Analyst & Research Reports

O'Reilly Modern Defense in Depth

Issue link: https://hub.dyn.com/i/1077963

Contents of this Issue

Navigation

Page 34 of 53

apps, mobile users, and web-based partners, and APIs are becoming a major security risk that are often overlooked. Attackers under‐ stand that APIs can be manipulated to expose sensitive data, are vul‐ nerable to man-in-the-middle (MITM) attacks, and can certainly be affected by denial-of-service (DoS) attacks, as well. Defending pub‐ licly exposed APIs as the next line of defense is becoming increas‐ ingly important. Most people don't realize that the growth and usage of APIs on the internet is soaring higher than ever before. APIs are being used by all sorts of organizations to increase their ability to provide goods and services on the internet, while streamlining their operations and application usages by end-users and partners alike. Having methods of protecting these API from all sorts of malicious activities is becoming imperative, given that attackers have determined that poorly protected APIs are a new attack target. Like browser-based web applications, APIs can be used to expose a glut of previously unknown vulnerabilities. Having defenses in place to protect APIs makes a great deal of sense today. From upstream reverse proxies limiting the amount of traffic any API server can receive, and bot detection and mitigation by way of implementing security token challenges to validate legitimate calls, to WAFs applying relative rules to API traffic, increasing levels of protection can be achieved. Because adequately protecting APIs requires the functionality of the other upstream lines of defense, having all lines of defense at hand will allow organizations to safely increase their usage of APIs well into the future. Defensive Line 8: Caching The final line of defense is most often thought of in the context of website speed and consistent performance—from a visitor perspec‐ tive. These days, having responsive sites and applications are essen‐ tial due to visitors' expectations. In the past, visitors were more lenient with slow response times, sluggish screen repaints, time- consuming downloads, and so forth. But today, visitors are generally unforgiving if there is a delay in accessing the information they desire. Therefore, caching is an important final line of defense. Caching not only improves site responsiveness, it provides a line of defense to protect the downstream origin servers from a host of dif‐ ferent assaults. Attackers understand that site and application Defensive Line 8: Caching | 25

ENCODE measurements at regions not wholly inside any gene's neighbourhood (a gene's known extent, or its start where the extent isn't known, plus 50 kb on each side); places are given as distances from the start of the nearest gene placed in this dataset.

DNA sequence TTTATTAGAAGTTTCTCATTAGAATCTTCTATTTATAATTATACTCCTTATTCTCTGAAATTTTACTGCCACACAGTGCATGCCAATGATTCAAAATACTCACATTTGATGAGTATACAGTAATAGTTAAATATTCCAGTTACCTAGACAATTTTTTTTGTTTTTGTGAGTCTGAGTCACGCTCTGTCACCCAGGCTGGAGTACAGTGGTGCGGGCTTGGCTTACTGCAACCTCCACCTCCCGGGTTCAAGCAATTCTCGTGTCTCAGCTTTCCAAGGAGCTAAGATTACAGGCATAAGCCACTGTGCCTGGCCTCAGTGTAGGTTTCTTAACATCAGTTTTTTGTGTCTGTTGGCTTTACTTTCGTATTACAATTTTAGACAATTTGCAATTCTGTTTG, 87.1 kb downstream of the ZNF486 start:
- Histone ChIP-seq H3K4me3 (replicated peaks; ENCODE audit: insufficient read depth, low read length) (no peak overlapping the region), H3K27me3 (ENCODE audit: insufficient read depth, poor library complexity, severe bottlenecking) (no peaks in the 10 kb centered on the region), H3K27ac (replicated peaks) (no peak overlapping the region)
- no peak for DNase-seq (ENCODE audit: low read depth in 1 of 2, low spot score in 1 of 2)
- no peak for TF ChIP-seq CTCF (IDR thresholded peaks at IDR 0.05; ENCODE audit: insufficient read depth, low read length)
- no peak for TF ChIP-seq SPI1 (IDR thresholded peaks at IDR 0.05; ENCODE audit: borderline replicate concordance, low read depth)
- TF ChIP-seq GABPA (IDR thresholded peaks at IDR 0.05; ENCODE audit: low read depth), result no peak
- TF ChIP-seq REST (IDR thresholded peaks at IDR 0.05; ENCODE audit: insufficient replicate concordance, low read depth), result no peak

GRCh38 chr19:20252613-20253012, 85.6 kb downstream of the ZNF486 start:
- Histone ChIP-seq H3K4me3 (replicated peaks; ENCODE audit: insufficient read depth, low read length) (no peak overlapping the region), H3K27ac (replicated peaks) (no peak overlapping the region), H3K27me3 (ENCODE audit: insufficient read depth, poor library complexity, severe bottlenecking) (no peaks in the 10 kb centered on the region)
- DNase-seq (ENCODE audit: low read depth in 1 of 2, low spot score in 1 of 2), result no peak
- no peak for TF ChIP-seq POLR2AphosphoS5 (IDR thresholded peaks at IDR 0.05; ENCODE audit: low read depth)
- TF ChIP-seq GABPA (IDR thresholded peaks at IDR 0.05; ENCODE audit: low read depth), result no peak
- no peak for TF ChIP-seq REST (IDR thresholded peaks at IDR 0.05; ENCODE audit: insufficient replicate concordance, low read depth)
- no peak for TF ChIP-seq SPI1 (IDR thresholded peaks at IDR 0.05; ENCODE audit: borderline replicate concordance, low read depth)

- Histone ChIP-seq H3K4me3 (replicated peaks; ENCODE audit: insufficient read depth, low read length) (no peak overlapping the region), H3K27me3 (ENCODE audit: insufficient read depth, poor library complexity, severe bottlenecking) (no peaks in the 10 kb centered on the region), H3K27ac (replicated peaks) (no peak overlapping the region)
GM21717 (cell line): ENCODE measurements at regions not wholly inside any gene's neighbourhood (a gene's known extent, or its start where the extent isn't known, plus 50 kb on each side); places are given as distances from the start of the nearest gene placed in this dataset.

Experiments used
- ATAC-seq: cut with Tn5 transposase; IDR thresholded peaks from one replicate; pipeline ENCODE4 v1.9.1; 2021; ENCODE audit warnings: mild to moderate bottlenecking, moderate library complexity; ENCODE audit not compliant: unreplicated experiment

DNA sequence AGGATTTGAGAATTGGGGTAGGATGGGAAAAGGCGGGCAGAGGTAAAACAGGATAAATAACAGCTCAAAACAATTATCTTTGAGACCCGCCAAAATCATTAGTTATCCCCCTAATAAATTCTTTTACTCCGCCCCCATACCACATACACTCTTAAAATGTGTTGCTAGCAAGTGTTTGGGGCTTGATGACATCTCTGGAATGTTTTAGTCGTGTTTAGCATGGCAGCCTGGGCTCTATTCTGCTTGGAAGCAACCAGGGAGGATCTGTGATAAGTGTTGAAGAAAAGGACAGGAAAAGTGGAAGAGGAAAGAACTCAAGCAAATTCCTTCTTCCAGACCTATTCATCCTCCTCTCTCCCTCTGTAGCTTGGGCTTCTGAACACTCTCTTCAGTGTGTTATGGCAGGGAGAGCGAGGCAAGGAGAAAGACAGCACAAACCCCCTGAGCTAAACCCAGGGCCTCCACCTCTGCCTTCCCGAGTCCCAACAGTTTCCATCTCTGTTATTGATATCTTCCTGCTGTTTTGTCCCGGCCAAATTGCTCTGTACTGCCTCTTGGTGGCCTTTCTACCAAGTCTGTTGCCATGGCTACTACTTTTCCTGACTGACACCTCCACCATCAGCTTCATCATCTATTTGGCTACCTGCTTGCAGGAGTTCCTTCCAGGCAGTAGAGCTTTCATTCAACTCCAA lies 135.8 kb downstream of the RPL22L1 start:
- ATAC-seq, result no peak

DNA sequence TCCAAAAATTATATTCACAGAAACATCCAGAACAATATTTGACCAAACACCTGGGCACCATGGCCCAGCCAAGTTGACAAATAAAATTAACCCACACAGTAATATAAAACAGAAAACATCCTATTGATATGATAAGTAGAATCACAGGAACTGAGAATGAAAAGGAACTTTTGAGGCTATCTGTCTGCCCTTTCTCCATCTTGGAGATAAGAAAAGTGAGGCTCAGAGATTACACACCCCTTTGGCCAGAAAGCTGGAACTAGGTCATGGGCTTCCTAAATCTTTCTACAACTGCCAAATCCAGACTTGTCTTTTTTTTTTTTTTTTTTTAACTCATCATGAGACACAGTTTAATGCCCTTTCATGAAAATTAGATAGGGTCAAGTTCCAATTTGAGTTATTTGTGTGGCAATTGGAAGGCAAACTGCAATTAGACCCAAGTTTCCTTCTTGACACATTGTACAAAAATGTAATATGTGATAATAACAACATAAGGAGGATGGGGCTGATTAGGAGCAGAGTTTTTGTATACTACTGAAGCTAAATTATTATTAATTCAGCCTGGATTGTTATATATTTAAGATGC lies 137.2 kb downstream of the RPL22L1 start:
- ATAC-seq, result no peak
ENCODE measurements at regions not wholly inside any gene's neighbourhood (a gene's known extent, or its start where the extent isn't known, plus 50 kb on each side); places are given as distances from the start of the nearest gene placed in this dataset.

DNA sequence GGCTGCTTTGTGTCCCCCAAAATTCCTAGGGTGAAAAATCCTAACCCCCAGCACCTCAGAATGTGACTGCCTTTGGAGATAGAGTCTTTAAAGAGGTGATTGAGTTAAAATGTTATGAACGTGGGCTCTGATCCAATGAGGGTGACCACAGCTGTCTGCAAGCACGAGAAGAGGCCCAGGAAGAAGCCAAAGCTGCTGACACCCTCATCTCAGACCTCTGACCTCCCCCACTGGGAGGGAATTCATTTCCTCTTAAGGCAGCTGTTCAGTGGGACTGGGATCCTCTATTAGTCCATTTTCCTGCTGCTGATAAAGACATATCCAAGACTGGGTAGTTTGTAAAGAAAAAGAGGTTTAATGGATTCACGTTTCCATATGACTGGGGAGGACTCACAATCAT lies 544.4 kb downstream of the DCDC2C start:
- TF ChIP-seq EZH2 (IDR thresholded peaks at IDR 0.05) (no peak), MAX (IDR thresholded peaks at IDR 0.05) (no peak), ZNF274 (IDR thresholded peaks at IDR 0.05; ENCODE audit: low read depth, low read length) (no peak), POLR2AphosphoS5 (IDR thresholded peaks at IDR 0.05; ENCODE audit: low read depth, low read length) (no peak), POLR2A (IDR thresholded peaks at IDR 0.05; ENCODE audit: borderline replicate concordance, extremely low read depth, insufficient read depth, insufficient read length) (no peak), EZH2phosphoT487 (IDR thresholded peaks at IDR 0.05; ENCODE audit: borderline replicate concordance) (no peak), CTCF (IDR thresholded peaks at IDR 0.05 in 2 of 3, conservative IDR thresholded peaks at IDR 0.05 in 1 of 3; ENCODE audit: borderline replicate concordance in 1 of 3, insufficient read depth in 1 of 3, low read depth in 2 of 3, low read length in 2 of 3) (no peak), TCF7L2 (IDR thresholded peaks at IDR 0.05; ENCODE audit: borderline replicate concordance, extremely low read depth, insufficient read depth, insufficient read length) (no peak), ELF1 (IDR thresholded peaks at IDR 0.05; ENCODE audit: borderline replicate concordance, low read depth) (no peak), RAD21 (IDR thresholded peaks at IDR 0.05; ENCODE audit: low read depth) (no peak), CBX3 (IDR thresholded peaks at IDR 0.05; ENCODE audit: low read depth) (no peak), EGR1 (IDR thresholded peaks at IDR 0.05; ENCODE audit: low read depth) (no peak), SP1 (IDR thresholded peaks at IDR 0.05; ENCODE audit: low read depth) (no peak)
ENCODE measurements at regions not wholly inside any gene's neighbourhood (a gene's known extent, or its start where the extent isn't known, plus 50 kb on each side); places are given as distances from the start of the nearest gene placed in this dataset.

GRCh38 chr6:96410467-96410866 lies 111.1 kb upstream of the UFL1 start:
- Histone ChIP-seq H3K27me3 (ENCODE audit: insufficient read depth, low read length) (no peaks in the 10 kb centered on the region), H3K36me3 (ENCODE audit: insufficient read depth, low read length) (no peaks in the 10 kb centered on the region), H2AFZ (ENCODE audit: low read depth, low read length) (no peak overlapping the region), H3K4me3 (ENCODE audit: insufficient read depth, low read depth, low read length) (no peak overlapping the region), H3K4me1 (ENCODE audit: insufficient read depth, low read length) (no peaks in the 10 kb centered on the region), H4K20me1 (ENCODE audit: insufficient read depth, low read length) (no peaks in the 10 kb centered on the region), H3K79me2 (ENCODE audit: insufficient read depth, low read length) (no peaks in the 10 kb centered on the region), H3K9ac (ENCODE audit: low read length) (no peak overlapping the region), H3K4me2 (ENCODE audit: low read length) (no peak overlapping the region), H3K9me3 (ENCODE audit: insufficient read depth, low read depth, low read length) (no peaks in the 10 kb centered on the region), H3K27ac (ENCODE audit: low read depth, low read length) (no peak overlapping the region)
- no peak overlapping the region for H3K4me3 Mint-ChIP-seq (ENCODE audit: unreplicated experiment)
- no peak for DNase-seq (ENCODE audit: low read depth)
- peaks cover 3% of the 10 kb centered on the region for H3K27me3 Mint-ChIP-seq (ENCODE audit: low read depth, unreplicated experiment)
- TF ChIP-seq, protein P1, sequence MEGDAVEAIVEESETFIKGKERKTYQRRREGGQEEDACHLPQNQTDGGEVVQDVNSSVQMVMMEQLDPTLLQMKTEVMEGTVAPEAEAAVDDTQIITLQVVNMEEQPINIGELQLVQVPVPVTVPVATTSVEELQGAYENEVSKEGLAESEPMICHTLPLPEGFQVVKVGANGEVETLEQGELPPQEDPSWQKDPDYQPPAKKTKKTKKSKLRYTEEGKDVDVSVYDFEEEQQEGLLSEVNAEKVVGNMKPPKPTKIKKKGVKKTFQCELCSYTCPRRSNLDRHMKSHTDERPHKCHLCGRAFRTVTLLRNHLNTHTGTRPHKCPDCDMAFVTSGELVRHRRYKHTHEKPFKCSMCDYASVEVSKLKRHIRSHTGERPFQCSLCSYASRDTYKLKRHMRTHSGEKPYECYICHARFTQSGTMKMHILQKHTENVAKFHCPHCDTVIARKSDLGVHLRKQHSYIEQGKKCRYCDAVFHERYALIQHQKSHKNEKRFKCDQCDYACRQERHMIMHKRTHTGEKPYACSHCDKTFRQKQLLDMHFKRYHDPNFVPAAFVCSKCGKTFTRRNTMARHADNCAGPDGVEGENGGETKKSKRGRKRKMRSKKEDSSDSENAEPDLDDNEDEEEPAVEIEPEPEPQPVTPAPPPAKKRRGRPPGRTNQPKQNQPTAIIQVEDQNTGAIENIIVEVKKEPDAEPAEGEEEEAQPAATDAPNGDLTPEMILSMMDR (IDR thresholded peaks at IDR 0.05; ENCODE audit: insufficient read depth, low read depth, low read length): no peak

Articles in this issue

view archives of Analyst & Research Reports - O'Reilly Modern Defense in Depth